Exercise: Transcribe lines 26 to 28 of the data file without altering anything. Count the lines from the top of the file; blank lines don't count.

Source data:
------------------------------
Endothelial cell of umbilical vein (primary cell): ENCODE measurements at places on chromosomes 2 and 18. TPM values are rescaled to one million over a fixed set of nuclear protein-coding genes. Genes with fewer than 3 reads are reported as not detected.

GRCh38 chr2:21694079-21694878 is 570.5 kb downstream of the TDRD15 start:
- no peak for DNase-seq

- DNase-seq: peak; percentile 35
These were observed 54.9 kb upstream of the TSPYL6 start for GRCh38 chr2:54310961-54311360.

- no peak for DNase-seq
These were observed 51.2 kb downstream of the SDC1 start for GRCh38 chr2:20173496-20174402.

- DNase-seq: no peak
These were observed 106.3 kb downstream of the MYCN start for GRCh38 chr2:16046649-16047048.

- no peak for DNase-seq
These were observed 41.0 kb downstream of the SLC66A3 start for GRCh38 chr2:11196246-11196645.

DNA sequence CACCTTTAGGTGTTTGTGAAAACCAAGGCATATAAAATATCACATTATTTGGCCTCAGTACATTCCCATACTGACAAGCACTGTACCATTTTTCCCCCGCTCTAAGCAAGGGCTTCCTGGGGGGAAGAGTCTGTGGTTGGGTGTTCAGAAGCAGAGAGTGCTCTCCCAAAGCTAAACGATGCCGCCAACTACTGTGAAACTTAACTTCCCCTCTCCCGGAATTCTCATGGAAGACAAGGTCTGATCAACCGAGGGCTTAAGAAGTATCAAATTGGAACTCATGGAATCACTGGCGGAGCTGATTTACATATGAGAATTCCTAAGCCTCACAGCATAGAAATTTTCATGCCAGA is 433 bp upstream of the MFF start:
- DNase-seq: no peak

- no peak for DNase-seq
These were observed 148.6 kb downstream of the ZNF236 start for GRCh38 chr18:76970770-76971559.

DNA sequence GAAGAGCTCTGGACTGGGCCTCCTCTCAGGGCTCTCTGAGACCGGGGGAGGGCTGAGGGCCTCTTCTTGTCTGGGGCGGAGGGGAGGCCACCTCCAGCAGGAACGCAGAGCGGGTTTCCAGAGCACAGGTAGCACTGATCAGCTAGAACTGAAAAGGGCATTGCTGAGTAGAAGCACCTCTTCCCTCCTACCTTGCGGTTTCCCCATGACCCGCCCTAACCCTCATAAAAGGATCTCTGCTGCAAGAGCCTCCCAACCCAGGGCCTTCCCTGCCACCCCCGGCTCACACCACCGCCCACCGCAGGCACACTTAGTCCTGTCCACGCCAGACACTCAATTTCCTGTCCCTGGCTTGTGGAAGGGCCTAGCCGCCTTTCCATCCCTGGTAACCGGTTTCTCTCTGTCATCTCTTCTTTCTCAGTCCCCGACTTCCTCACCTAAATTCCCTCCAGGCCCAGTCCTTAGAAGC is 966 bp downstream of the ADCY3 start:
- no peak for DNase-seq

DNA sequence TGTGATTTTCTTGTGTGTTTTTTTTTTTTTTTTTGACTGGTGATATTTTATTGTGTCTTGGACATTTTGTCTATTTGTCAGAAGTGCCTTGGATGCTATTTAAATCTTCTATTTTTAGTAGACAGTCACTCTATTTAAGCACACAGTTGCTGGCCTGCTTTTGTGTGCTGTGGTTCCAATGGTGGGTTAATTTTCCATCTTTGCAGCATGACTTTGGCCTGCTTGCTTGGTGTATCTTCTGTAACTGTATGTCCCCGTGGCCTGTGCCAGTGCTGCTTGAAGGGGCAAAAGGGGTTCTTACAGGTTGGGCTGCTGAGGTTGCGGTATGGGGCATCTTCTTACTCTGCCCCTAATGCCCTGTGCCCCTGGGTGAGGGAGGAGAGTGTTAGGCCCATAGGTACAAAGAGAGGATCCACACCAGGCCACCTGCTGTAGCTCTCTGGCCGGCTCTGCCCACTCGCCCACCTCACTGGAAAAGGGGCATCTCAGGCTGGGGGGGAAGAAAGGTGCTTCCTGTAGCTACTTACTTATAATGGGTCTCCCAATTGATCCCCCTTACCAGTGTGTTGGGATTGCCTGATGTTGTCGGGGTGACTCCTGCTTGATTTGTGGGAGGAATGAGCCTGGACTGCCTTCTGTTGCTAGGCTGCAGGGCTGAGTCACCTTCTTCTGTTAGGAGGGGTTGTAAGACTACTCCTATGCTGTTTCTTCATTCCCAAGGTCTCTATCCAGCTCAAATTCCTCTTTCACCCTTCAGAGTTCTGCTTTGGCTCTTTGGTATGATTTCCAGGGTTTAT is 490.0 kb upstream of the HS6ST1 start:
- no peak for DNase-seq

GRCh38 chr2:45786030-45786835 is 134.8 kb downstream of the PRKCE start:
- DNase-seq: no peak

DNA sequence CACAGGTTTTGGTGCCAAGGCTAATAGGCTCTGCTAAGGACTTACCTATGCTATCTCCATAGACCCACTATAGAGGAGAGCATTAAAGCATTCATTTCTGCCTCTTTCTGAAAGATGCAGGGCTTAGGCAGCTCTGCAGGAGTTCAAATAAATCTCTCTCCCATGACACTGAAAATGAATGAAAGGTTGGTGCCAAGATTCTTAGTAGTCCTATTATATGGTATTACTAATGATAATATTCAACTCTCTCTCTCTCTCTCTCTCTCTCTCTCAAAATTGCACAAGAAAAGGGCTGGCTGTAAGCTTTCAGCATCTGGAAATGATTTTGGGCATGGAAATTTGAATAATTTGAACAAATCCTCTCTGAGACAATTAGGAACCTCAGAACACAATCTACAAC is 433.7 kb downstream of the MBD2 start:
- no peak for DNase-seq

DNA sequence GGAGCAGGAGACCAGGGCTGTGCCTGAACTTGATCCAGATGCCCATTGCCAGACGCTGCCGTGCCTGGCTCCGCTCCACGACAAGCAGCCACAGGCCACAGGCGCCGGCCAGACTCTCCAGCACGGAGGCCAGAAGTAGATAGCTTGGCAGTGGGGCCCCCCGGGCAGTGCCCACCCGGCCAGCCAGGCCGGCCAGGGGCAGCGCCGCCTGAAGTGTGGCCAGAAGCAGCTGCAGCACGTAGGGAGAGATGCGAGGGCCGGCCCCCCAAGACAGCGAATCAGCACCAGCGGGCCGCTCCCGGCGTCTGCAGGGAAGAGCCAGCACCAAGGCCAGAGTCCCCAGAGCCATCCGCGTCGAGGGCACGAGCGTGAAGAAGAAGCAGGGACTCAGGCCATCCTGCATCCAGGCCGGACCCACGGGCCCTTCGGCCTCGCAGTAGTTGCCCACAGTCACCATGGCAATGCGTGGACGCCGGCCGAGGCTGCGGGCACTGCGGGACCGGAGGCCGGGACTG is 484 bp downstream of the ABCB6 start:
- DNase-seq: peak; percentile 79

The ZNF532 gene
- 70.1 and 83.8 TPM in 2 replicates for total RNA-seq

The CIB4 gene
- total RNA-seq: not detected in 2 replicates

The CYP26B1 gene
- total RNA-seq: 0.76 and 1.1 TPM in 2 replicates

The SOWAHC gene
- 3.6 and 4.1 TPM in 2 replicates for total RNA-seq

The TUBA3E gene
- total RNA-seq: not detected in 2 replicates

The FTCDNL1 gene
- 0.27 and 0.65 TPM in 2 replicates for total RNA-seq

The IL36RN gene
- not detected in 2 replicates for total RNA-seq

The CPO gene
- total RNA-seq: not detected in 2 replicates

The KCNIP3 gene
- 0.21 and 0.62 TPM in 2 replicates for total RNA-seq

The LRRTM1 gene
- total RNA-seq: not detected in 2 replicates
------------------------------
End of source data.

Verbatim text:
The ZNF532 gene
- 70.1 and 83.8 TPM in 2 replicates for total RNA-seq

The CIB4 gene